Chicken legs are browned and braised in a stew of green chiles and white beans. The key to a richly flavorful green chili is to peel the chilies and use their charred skins in the sauce base.
Let's start this post with the most basic of statements: Flipping your steak often during grilling or pan-searing will result in the best, most evenly cooked meat. Okay, it's probably not a big spoiler to anyone around here anymore. But it's the why that really makes the statement interesting.
A grilled burger patty served open-faced on a slice of toasted bread with bacon, tomato, and cheesy Mornay sauce broiled until bubbling.
Moist, chewy, and nostalgic, these bars appeal to just about everyone.
If you watch Parks and Recreation then clearly you love Tom Haverford (Aziz Ansari's goofball character) and his food neologisms. In Tom's world, sandwiches are "sandoozles" and cakes are "big 'ol cookies." Over on the NBC website, they've created a gallery of his Instagram food photos with captions, including this winner, among many others: "DO NOT PUT FILTERS ON SPRING ROLLS. #nofilter"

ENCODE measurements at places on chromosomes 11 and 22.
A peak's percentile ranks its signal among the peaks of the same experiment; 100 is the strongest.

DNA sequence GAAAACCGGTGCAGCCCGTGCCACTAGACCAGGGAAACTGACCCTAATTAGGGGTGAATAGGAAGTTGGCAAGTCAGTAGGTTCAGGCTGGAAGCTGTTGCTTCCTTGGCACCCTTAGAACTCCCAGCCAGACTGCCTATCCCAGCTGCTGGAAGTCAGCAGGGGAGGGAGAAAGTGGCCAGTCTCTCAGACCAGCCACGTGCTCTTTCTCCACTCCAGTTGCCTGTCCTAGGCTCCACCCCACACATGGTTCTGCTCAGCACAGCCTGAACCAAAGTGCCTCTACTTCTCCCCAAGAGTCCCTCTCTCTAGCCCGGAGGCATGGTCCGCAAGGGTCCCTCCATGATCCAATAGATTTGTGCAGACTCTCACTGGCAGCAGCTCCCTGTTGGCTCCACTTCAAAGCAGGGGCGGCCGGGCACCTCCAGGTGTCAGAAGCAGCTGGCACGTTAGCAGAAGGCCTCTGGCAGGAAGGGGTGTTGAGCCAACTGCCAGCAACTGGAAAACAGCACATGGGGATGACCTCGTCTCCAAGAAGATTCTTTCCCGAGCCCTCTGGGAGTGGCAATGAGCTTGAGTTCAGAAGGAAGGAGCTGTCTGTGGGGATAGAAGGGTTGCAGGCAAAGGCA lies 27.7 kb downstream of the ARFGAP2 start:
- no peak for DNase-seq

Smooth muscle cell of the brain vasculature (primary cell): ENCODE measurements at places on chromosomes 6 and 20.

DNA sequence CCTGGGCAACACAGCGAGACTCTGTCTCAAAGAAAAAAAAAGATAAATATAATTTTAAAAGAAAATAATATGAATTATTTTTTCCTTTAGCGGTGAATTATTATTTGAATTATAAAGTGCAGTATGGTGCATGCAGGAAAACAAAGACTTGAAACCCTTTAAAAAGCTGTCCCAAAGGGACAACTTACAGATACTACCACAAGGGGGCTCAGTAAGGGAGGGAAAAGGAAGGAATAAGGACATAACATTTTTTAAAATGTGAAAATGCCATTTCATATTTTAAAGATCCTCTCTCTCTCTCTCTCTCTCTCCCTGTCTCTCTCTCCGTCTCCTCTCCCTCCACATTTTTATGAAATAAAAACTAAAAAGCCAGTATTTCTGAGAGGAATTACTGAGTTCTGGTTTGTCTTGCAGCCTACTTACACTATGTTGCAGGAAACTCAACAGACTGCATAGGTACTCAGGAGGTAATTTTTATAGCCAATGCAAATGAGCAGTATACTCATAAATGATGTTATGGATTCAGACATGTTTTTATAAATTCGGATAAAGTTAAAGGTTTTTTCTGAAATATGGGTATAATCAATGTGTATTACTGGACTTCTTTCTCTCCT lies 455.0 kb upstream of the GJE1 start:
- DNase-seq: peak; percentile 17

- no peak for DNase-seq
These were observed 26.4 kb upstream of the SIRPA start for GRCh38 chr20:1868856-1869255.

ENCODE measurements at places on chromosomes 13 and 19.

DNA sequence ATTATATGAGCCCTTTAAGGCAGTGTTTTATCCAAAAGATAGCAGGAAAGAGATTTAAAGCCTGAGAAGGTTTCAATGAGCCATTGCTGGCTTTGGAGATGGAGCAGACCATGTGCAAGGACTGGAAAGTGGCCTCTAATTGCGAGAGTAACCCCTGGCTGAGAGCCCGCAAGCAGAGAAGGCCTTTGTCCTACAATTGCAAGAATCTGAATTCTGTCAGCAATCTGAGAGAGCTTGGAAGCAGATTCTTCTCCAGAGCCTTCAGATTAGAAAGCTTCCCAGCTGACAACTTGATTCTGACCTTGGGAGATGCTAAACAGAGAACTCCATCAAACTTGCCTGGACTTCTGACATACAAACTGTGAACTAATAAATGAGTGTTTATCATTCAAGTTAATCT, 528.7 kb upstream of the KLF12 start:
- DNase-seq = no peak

Anchovy fillets, roasted red peppers, and Manchego cheese are spiked onto a garlic-rubbed baguette round and quickly toasted under the broiler. A drizzle of sherry vinegar right before serving provides some sharp acidity to cut through the saltiness of the anchovy, and nuttiness of the cheese. Salty, tangy, and crisp, these pintxos are great pre-cursors to a glass of wine or beer.
This easy to make stovetop lasagna incorporates lean chicken and skim milk cheese, but it's every bit as hearty as the classic.
This recipe requires no kneading, no stretching, pretty much no skill whatsoever to create a crisp-crusted, airy, chewy pan pizza. Top as desired.